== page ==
The Ostwald process is a chemical process used for making nitric acid (HNO3). Wilhelm Ostwald developed the process, and he patented it in 1902. The Ostwald process is a mainstay of the modern chemical industry, and it provides the main raw material for the most common type of fertilizer production. Historically and practically, the Ostwald process is closely associated with the Haber process, which provides the requisite raw material, ammonia (NH3).
Ammonia is converted to nitric acid in 2 stages. It is oxidized by heating with oxygen in the presence of a catalyst such as platinum with 10% rhodium, platinum metal on fused silica wool, copper or nickel, to form nitric oxide (nitrogen(II) oxide) and water (as steam). This reaction is strongly exothermic, making it a useful heat source once initiated:
- (ΔH = −905.2 kJ/mol)
Stage two encompasses two reactions and is carried out in an absorption apparatus containing water. Initially nitric oxide is oxidized again to yield nitrogen dioxide (nitrogen(IV) oxide). This gas is then readily absorbed by the water, yielding the desired product (nitric acid, albeit in a dilute form), while reducing a portion of it back to nitric oxide:
- (ΔH = −114 kJ/mol)
- (ΔH = −117 kJ/mol)
The NO is recycled, and the acid is concentrated to the required strength by distillation.
And, if the last step is carried out in air:
- (ΔH = −348 kJ/mol).[In Absorption Tower].
Typical conditions for the first stage, which contribute to an overall yield of about 98%, are:
- pressure is between 4–10 standard atmospheres (410–1,000 kPa; 59–150 psi) and
- temperature is about 870–1,073 K (600–800 °C; 1,100–1,500 °F).
A complication that needs to be taken into consideration is a side-reaction in the first step that reverts the nitric oxide back to nitrogen:
This is a secondary reaction that is minimised by reducing the time the gas mixtures are in contact with the catalyst.
The overall reaction is the sum of the first equation, 3 times the second equation, and 2 times the last equation; all divided by 2:
- (ΔH = −740.6 kJ/mol)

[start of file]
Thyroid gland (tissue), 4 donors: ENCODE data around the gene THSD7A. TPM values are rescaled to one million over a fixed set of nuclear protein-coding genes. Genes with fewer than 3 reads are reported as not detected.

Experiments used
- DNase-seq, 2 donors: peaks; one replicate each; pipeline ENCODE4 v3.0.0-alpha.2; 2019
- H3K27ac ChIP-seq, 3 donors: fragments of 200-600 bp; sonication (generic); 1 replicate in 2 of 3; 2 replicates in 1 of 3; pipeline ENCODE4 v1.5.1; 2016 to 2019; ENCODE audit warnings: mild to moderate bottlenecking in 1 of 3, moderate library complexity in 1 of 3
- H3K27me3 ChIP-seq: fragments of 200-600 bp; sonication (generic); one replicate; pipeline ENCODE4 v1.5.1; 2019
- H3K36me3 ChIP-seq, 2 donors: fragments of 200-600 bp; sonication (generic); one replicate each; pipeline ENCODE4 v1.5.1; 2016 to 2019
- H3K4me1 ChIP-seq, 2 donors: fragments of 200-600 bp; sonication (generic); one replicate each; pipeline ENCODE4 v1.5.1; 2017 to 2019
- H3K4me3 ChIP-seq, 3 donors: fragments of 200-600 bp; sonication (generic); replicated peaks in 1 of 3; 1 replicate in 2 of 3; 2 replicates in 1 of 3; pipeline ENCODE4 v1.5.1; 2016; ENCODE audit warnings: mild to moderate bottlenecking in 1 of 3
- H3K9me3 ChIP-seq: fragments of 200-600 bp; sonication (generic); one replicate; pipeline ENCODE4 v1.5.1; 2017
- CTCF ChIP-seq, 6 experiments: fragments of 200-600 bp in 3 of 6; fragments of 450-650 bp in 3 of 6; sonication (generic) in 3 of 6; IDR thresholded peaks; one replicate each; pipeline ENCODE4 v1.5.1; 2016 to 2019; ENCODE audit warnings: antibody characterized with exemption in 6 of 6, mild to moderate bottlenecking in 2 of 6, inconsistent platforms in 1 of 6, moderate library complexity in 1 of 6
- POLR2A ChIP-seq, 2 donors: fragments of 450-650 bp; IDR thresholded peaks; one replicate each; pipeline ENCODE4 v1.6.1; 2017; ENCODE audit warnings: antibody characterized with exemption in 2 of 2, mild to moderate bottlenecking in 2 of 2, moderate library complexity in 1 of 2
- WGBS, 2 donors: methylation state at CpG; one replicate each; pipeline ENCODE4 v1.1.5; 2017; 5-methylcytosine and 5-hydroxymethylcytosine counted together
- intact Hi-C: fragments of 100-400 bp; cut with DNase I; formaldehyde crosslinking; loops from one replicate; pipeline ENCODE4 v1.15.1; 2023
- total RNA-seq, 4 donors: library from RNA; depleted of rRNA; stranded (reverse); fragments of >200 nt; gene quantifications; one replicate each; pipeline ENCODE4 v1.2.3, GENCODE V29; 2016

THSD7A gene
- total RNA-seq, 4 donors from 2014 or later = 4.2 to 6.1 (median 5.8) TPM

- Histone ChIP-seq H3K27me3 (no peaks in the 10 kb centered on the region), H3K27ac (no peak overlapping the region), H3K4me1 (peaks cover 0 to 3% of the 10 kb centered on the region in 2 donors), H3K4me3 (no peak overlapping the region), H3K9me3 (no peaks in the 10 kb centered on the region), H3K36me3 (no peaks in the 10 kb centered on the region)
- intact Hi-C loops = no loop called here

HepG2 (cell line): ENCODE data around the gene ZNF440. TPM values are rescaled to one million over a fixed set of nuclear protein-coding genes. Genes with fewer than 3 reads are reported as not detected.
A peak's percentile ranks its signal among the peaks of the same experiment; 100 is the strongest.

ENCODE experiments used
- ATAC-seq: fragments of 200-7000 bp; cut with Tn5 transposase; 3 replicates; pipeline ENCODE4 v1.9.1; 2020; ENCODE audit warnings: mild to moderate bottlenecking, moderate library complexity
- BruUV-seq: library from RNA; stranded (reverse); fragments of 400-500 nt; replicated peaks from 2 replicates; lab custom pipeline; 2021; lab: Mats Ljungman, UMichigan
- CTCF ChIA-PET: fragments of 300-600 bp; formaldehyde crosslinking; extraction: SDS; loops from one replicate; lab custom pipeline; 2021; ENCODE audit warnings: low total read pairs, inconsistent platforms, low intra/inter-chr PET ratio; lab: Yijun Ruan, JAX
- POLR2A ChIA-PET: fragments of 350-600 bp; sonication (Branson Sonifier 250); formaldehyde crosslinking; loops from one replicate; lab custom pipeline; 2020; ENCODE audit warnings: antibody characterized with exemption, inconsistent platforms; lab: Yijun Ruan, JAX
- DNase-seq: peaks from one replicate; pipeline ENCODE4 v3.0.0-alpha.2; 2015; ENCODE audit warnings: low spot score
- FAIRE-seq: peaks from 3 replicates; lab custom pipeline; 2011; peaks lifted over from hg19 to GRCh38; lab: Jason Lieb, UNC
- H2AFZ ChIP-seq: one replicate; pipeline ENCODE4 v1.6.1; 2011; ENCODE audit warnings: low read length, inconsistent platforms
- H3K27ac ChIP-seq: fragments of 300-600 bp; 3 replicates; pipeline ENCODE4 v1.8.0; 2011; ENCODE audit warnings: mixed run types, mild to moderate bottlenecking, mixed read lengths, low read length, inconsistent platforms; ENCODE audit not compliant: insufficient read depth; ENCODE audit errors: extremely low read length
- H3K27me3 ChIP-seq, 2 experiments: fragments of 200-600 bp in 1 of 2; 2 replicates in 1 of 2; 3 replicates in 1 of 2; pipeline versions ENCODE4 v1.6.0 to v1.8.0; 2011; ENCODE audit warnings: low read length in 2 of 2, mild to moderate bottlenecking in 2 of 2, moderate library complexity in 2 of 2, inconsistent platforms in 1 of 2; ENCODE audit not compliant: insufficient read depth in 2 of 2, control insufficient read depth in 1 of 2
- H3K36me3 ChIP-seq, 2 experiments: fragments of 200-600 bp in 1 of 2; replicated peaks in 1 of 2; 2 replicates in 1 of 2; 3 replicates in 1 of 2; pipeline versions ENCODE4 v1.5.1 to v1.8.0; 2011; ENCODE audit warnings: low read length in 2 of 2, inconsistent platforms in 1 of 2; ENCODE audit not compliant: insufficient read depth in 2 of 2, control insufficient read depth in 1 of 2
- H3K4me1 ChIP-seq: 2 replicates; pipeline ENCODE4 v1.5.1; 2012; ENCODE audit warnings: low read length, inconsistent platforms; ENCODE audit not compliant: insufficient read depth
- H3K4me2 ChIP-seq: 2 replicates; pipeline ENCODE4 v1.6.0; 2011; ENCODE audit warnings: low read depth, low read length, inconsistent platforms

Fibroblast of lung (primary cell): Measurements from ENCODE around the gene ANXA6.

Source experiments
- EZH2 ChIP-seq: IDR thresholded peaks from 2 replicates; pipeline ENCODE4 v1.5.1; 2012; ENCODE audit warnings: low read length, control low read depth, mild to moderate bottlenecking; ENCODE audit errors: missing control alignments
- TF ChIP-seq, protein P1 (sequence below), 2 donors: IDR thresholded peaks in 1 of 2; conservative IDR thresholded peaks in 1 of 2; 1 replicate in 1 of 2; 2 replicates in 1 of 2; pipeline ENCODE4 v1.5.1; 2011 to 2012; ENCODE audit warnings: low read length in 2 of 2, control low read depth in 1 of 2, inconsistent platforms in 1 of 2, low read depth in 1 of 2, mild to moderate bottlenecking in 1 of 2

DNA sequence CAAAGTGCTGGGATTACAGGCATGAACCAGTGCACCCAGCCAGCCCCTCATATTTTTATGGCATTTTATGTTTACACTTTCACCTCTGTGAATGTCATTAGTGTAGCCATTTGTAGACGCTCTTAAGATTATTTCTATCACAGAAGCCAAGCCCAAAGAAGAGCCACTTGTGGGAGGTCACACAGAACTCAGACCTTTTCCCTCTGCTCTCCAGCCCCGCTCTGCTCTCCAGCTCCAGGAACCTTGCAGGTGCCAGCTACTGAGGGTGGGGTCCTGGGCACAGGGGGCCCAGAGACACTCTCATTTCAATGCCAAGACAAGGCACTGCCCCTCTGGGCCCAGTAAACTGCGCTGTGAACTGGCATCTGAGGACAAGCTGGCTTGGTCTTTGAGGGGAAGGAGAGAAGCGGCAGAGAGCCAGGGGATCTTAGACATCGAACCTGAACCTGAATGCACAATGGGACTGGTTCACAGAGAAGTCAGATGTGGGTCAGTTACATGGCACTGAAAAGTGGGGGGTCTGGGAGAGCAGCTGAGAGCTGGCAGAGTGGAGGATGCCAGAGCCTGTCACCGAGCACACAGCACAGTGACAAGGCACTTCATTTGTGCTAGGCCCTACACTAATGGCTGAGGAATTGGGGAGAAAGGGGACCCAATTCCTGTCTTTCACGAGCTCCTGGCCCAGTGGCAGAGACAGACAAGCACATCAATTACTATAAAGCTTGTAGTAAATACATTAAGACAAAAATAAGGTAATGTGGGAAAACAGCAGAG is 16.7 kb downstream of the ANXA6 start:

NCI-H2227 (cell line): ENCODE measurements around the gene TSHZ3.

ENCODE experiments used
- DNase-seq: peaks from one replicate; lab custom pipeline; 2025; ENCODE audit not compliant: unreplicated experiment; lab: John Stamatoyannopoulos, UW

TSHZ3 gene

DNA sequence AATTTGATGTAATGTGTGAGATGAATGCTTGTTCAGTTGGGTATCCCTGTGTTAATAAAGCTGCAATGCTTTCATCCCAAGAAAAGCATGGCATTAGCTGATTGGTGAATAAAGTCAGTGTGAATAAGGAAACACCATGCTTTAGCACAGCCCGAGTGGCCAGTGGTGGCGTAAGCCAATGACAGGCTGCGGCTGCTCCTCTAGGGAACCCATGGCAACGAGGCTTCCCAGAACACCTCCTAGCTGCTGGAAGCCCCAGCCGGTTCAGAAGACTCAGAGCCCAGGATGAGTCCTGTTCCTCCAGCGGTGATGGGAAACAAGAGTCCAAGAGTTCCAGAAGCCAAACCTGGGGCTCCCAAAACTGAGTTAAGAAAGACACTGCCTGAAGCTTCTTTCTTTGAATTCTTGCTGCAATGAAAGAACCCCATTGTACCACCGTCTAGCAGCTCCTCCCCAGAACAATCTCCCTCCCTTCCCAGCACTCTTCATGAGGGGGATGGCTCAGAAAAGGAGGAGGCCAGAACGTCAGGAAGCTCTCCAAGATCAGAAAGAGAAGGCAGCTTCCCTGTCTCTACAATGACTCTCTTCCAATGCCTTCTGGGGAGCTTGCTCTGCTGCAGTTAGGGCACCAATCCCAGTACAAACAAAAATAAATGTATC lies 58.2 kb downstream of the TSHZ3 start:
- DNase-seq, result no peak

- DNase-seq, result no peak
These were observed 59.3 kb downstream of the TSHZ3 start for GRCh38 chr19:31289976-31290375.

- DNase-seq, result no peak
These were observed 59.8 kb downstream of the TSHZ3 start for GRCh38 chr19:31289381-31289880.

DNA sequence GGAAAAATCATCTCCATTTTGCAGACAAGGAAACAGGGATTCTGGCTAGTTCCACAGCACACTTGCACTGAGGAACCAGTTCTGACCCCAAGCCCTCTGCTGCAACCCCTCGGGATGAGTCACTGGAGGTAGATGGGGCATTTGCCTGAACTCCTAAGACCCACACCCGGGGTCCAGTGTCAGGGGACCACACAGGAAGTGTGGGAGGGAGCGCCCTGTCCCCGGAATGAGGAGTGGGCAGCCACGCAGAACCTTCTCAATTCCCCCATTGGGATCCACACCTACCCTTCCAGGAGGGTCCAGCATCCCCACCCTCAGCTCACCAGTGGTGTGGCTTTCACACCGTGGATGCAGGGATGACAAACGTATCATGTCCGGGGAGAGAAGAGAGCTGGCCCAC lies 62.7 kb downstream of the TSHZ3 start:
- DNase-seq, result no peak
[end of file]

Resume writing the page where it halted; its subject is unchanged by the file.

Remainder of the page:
Alternatively, if the last step is carried out in air, the overall reaction is the sum of equation 1, 2 times the equation 2, and equation 4; all divided by 2.
Without considering the state of water,
- (ΔH = −370.3 kJ/mol)
- GB 190200698, Ostwald, Wilhelm, "Improvements in the Manufacture of Nitric Acid and Nitrogen Oxides", published January 9, 1902, issued March 20, 1902
- GB 190208300, Ostwald, Wilhelm, "Improvements in and relating to the Manufacture of Nitric Acid and Oxides of Nitrogen", published December 18, 1902, issued February 26, 1903
- Kroneck, Peter M. H.; Torres, Martha E. Sosa (2014). The Metal-Driven Biogeochemistry of Gaseous Compounds in the Environment. Dordrecht: Springer. p. 215. ISBN 978-94-017-9268-4.
- Foist, Laura. "The Ostwald Process & Catalytic Oxidation of Ammonia". Study.com. Retrieved 5 January 2019.
- Alan V. Jones; M. Clemmet; A. Higton; E. Golding (1999). Alan V. Jones (ed.). Access to chemistry. Royal Society of Chemistry. p. 250. ISBN 0-85404-564-3.
- Harry Boyer Weiser (2007). Inorganic Colloid Chemistry -: The Colloidal Elements. Read Books. p. 254. ISBN 978-1-4067-1303-9.
- Nitrogen & Phosphorus (General Chemistry course), Purdue University
- Drake, G; "Processes for the Manufacture of Nitric Acid" (1963), International Fertiliser Society (paysite/password)
- Manufacturing Nitrates: the Ostwald process Carlton Comprehensive High School; Prince Albert; Saskatchewan, Canada.